Make sure to check out this week's not-to-be-missed pharmacy headlines.
Make sure to check out this week’s not-to-be-missed pharmacy headlines.
Many new graduates and current pharmacists want to know what they can do to progress toward more family time and less financial stress. Here are 3 recommendations:
1. Work a second non-pharmacy job that renews and engages you will help change your perspective. It’s a lot cheaper than paying tuition immediately for another degree or starting a business you know little about. You can get the degree later when you’re clear on the direction you want to go.
2. Although its focus is on real estate sales, you’ll gain great value from listening to the Brian Buffini Show, a free podcast that focuses on keeping your spirits high while you’re trying to make a career transition.
3. Stay motivated by others in your profession. Pharmacy Life Radio has tangible advice for making your life significantly better, but you have to want to make the change. Fear from health issues motivated me, and I hope you’ll find the vision of a better life is enough to take a first step toward financial independence.
The Ophiocordyceps sinensis fungus is one of the most expensive and sought-after biological resources, but it’s better known around the world as yartsa gunbu, yarsagumba, or Himalayan Viagra.
Some also refer to it as the caterpillar fungus because it grows out of the head of ghost moth larvae. The parasitic fungus resembles a brown stick or root that develops above ground out of the corpse of the larvae.
The fungus is found in the Tibetan Plateau and in regions like Gansu, Qinghai, Sichuan, Yunnan, Bhutan, India, and Nepal, as well as across the southern flank of the Himalayas.
Here are 4 things to know about the fungus, which can cost around $50,000 per pound:
1. It has many purported benefits.
2. Its supply is on the decline
3. Harvesting it nets a pretty good salary
4. It may have caused Chinese athletes to drop out of the Olympics.
A pharmacist has been accused of scheming with a dentist to prescribe and dispense controlled substances, and then splitting the pills.
Kevin Foster was arrested on June 17, 2016, in the Indianapolis, Indiana, area in connection with a Medicaid fraud case, as well as 5 counts of filling an invalid prescription for legend drugs, Fox 59 reported.
Police say Bernice Avant was the dentist allegedly involved in this scheme. He would write prescriptions for medications like hydrocodone and diazepam under the names of Foster’s relatives.
The pharmacist would then fill these prescriptions at his pharmacy and split the pills with Avant, Fox 59 reported. A pharmacy technician alleged that she saw Foster give the pills to Avant inside the pharmacy, police said. At this point, police don’t believe Foster’s relatives were involved in the scheme.
Pharmacists were among the 301 individuals charged in the largest health care fraud takedown in history, both in terms of the number of those charged and the amount of money lost.
The Medicare Fraud Strike Force found these individuals to be allegedly responsible for $900 million in false billings, stated Attorney General Loretta E. Lynch and Department of Health and Human Services Secretary Sylvia Mathews Burwell in a press release.
Some of the alleged crimes were conspiracy to commit health care fraud, violations of the anti-kickback statutes, money laundering, and aggravated identity theft. The schemes involved prescription drugs, durable medical equipment, home health care, psychotherapy, and physical and occupational therapy.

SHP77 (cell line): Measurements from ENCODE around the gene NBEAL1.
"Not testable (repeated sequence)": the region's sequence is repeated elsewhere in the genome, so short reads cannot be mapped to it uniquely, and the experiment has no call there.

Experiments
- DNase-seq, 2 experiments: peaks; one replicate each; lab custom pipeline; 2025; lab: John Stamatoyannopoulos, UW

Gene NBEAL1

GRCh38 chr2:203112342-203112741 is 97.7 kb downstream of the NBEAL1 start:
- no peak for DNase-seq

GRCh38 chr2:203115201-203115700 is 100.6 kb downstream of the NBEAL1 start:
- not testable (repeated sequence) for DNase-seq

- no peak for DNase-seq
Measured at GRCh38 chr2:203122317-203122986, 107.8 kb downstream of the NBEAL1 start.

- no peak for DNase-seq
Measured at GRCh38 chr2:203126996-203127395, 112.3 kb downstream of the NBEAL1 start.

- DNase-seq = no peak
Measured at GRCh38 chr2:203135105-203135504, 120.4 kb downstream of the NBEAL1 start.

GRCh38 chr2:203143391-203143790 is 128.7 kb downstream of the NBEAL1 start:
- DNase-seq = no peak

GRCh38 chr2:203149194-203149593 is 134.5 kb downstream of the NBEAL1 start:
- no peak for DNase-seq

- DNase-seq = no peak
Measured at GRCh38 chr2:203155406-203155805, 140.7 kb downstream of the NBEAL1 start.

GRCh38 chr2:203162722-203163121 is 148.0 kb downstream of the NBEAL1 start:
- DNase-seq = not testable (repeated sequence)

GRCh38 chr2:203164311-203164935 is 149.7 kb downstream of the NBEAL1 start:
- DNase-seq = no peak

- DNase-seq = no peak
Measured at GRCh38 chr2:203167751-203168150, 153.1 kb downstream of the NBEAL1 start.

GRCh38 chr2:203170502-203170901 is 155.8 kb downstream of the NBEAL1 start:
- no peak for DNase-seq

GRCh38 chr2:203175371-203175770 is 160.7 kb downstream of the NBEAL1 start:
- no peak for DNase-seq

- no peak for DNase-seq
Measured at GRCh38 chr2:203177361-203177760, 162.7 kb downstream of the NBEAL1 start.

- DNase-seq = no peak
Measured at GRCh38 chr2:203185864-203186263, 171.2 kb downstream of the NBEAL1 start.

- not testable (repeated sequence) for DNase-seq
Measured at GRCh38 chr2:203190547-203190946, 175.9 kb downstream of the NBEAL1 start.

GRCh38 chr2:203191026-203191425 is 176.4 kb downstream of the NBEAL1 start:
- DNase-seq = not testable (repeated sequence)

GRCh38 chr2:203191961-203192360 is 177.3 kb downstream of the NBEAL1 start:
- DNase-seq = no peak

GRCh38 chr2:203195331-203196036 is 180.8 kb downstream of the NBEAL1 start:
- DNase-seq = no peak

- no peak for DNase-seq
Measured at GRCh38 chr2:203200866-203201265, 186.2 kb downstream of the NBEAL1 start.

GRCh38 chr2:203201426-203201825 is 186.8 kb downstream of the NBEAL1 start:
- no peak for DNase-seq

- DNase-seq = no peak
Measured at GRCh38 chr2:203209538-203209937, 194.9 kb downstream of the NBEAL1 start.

“As this takedown should make clear, health care fraud is not an abstract violation or benign offense—it is a serious crime,” Lynch said in a press release. “The wrongdoers that we pursue in these operations seek to use public funds for private enrichment. They target real people—many of them in need of significant medical care. They promise effective cures and therapies, but they provide none. Above all, they abuse basic bonds of trust—between doctor and patient, between pharmacist and doctor, between taxpayer and government—and pervert them to their own ends.”
The nasal spray flu vaccine sold as FluMist Quadravalent shouldn’t be used in any setting during the 2016-2017 flu season, according to the CDC’s Advisory Committee on Immunization Practices (ACIP).
This recommendation is based on CDC vaccine effectiveness data from 2013 through 2016 that indicated FluMist Quadrivalent didn’t demonstrate statistically significant effectiveness in children 2 to 17 years old, vaccine manufacturer AstraZeneca confirmed in a press release.
Preliminary data on that age group during the most recent 2015-2016 flu season estimated nasal spray flu vaccine effectiveness against any flu virus at 3%, meaning that no protective benefit could be measured. In comparison, flu shots showed a vaccine effectiveness estimate of 63% against any flu virus in the same age group. Other non-CDC study findings support the conclusion that the nasal spray flu vaccine was less effective than flu shots this influenza season.
CDC data from the 2013-2014 and 2014-2015 flu seasons also showed poor or lower than expected vaccine effectiveness for the nasal spray flu vaccine. AstraZeneca is now working with the CDC to better understand its data to help ensure that eligible patients continue to receive the vaccine in future flu seasons.
The ACIP continues to recommend annual flu vaccination with either the inactivated influenza vaccine or recombinant influenza vaccine for everyone 6 months and older. The CDC will be working with vaccine manufacturers throughout the summer to ensure there’s enough supply to meet the demand during the 2016-2017 flu season.